Malcom Gladwell: Outliers. The story of success
- Can the year when you were born influence your success in life?
- If you have an IQ of 130, do you have the same chance of winning a Noble prize as one with 200?
- Does your cultural background really matter to achieve success?
And the answer to all these questions is …
SUCCESSFUL / OUTLIERS
An outlier, in the end, is not an outlier at all.
Let’s take the example that you want to join the Junior Canadian Hockey League. Your goal is to become a really successful hockey player. You should also know that in Canada the eligibility cutoff for age-class is January 1st. That means that if you turn 9 on January the 2nd, you will be playing the whole year with 8 year old colleagues. This gives you a huge advantage over your friend that will turn 9 in December, for example.
You have one year advantage in physical strength, speed, accuracy and you will probably be seen as one of the “talented” ones. This gives you higher chances of being selected to play in one of the bigger teams in the region. Where the story will repeat, and you will be selected to play in the Major Junior A team.
In this case, even the month you were born has a major impact on your success. The author adds it perfectly.
“It is those who are successful who are most likely to be given the kinds of special opportunities that lead to further success.”
In football is the same. If you want to reinforce this idea, just try a Google search on your national under-19 football team. Count how many players are born in the first half of the year, and how many in the second.
You think that Bill Gates birth year didn’t had any influence of his success with Microsoft? By the time the computer revolution came around 1975, one should have been old enough to be part of it, but not too young to miss it. Ideally one should have been 20 or 21. Bill Gates was born on October 28, 1955. “Gates is the hockey player born on January 1st.”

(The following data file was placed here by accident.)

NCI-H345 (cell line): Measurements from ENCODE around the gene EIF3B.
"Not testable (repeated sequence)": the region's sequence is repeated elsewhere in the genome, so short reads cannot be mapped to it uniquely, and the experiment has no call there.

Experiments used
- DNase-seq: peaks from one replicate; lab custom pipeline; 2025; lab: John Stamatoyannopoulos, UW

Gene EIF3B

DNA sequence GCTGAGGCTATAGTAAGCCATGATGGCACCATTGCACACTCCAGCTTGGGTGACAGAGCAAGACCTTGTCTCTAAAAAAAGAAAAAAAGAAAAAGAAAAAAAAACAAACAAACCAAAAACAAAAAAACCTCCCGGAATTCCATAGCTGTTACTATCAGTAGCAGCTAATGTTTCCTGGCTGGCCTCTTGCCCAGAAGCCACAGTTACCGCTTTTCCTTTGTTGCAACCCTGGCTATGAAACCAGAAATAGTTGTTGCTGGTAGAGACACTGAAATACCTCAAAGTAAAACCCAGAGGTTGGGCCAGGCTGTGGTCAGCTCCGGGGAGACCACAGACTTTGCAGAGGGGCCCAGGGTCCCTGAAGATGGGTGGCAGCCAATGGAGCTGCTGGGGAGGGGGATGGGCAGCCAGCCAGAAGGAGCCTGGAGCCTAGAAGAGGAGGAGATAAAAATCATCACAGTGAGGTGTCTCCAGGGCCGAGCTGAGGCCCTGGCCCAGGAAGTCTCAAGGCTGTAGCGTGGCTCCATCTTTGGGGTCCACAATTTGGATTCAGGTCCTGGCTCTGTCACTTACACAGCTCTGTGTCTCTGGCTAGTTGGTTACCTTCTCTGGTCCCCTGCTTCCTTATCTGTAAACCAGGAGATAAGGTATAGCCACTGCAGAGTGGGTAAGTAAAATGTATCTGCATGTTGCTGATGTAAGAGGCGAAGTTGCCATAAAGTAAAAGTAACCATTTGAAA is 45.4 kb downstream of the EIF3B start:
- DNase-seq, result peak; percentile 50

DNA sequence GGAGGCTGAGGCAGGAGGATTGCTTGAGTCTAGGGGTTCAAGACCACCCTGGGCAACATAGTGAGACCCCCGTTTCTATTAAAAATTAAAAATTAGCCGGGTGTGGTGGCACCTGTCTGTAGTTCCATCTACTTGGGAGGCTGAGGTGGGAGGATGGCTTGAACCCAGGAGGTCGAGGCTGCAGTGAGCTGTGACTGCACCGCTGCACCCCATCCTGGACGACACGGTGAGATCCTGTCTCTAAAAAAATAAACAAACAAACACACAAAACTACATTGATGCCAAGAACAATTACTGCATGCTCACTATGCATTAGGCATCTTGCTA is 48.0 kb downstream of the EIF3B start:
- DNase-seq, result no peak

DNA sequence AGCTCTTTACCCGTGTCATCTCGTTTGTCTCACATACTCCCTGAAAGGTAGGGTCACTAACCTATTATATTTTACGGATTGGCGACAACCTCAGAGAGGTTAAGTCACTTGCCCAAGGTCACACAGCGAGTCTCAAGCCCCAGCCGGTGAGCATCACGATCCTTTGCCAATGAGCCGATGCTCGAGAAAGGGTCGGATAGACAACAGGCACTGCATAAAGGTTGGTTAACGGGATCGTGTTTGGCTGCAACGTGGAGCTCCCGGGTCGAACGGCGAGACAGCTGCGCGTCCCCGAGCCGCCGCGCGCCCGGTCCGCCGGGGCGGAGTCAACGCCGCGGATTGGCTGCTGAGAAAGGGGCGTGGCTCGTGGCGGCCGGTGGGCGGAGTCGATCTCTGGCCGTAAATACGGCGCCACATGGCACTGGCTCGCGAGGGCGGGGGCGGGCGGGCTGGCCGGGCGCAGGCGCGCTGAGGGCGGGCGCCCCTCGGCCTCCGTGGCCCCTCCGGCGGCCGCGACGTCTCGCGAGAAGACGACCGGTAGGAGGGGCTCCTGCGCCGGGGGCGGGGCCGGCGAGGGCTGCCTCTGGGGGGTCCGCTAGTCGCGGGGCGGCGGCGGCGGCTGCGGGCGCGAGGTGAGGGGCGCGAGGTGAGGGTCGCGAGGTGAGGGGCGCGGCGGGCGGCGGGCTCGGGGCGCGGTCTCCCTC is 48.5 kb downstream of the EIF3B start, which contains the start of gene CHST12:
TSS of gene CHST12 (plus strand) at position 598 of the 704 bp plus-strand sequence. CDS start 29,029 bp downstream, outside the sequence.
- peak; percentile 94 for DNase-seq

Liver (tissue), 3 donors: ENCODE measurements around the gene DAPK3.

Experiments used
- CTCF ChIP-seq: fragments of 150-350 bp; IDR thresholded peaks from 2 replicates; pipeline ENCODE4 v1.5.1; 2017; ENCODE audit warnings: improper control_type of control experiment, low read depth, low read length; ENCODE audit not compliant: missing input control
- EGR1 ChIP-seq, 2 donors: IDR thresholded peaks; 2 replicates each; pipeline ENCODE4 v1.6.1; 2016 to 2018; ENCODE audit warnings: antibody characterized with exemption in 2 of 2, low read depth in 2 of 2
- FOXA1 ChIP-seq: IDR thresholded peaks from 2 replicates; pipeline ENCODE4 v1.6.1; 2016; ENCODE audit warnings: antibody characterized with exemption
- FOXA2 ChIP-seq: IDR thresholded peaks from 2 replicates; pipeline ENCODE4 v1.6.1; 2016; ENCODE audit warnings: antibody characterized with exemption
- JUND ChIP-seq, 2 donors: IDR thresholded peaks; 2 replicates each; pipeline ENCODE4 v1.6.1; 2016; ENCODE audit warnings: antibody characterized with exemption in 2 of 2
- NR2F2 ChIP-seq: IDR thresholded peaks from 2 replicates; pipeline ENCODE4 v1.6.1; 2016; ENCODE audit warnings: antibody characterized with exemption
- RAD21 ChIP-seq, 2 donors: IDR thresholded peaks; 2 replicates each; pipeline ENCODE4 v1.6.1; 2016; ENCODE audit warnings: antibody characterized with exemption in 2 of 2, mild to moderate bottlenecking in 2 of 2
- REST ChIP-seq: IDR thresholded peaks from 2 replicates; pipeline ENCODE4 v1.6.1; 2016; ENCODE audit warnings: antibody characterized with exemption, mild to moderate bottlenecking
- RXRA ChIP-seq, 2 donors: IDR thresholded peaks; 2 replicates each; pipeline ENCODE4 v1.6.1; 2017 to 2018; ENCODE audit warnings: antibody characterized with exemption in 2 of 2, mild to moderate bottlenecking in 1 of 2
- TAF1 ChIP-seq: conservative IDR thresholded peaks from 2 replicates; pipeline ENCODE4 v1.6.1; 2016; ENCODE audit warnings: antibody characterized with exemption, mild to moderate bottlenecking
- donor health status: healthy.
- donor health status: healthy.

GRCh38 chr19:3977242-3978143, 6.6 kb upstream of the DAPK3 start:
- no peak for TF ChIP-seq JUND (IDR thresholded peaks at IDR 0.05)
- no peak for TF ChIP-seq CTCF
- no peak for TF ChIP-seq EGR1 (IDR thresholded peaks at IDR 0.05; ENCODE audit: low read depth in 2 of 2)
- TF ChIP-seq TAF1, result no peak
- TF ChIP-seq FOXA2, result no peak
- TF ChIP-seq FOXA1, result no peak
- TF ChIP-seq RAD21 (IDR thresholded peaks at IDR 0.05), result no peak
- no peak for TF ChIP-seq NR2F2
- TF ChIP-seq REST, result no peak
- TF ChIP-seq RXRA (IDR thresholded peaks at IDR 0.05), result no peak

The book is split in two parts.
The first one is called “Opportunity”. In its chapters, it describes in more detail the previous given examples and many other. He also refers to a rule called “The 10.000-Hour Rule”. It’s the magical number that every successful person invested in achieving success. In any field, with no exception.
The chapter “The trouble with the geniuses” will answer the “Why?” to the question related with the IQ from the beginning. In order for someone to achieve success, a high IQ or practical intelligence it’s not enough. There is something else called the “general intelligence”.
The second part is called “Legacy”. In its chapters the author describes why our backgrounds are important and can be a prediction to one’s success. Why coming from a Jewish family that immigrated into USA, had a big influence on you becoming a well know lawyer. In “Harlan, Kentucky” you will understand why traditions and attitudes, which we inherit from our forebears, can have a huge influence on success even after 100 years.
The typical myth of Asians being better at solving math problems was also revealed. It all comes down on how they express numbers. Let’s think at a simple but revealing example.
If in English we use eleven, twelve for 11 and 12, the Chinese use a much easier system: they transform them into ten-one, ten-two. For twenty, thirty they use two-tens, three-tens. When it comes to adding, they don’t need to make the conversion in their head from the word to a number. They have directly the number, and therefore arithmetical computations are easier.
With this advantage, an Asian child of 4 years old can count to 40 already, while an American child can count only to 15. Only at age 5 he will be able to count until 40, being one year behind the Asian with the basic math skills. As it was described before, with this small advantage, he will gain more.
“When it comes to numbers, the Asians have a built-in advantage.”
Many other interesting questions are answered by the author using this book, for example:
- Does having an American captain and crew on a flight will reduce the risk of plane crashes than having Korean pilots?
- Can the school summer vacation make the difference to success if you come from a wealthy family or a poor family?
- Being a farmer at a rice paddy gives you an advantage in achieving success than a wheat farmer?
Without a doubt, the answer to all these questions should be known by now. It is Malcom Gladwell’s “Why?” that keeps you reading and gets your attention until the last page.
It is there where he also concludes that
“An outlier, in the end, is not an outlier at all.”
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